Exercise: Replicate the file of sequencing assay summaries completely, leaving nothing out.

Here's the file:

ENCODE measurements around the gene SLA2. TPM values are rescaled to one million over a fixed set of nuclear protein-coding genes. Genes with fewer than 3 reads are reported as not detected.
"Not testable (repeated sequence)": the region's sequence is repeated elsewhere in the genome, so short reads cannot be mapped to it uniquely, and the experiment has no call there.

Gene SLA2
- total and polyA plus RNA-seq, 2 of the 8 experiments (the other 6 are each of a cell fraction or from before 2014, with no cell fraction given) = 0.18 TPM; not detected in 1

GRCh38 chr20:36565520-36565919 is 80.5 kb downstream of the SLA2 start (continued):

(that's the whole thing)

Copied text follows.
ENCODE measurements around the gene SLA2. TPM values are rescaled to one million over a fixed set of nuclear protein-coding genes. Genes with fewer than 3 reads are reported as not detected.
"Not testable (repeated sequence)": the region's sequence is repeated elsewhere in the genome, so short reads cannot be mapped to it uniquely, and the experiment has no call there.

Gene SLA2
- total and polyA plus RNA-seq, 2 of the 8 experiments (the other 6 are each of a cell fraction or from before 2014, with no cell fraction given) = 0.18 TPM; not detected in 1

GRCh38 chr20:36565520-36565919 is 80.5 kb downstream of the SLA2 start (continued):